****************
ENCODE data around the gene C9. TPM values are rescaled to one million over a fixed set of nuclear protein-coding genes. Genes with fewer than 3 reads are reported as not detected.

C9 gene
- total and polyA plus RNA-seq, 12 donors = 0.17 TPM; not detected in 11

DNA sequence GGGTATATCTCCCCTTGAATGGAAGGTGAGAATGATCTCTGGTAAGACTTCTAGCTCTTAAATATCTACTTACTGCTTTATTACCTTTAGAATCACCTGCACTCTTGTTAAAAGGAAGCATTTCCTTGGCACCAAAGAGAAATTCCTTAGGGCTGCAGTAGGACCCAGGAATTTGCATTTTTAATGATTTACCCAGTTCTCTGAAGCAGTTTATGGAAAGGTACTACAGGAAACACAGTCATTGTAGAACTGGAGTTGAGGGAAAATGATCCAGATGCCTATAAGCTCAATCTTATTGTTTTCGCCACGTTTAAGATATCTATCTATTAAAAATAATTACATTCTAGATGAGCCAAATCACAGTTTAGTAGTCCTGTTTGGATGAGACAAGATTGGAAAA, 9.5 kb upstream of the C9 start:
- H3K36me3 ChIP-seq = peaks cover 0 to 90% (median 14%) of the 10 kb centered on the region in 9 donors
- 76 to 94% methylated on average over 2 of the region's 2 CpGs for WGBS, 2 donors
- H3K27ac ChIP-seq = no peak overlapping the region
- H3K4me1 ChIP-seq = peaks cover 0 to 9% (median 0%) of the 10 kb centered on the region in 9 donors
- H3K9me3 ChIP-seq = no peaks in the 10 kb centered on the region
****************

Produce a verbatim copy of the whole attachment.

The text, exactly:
ENCODE data around the gene C9. TPM values are rescaled to one million over a fixed set of nuclear protein-coding genes. Genes with fewer than 3 reads are reported as not detected.

C9 gene
- total and polyA plus RNA-seq, 12 donors = 0.17 TPM; not detected in 11

DNA sequence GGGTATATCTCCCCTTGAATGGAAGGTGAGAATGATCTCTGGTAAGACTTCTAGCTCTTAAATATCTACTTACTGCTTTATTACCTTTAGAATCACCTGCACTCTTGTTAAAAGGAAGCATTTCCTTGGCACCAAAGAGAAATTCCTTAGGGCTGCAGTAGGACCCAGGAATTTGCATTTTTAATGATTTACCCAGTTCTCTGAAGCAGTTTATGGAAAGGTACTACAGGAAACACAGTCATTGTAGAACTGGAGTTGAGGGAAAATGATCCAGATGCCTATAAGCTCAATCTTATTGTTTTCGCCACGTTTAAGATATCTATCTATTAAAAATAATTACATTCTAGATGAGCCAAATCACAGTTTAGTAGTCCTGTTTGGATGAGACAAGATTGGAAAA, 9.5 kb upstream of the C9 start:
- H3K36me3 ChIP-seq = peaks cover 0 to 90% (median 14%) of the 10 kb centered on the region in 9 donors
- 76 to 94% methylated on average over 2 of the region's 2 CpGs for WGBS, 2 donors
- H3K27ac ChIP-seq = no peak overlapping the region
- H3K4me1 ChIP-seq = peaks cover 0 to 9% (median 0%) of the 10 kb centered on the region in 9 donors
- H3K9me3 ChIP-seq = no peaks in the 10 kb centered on the region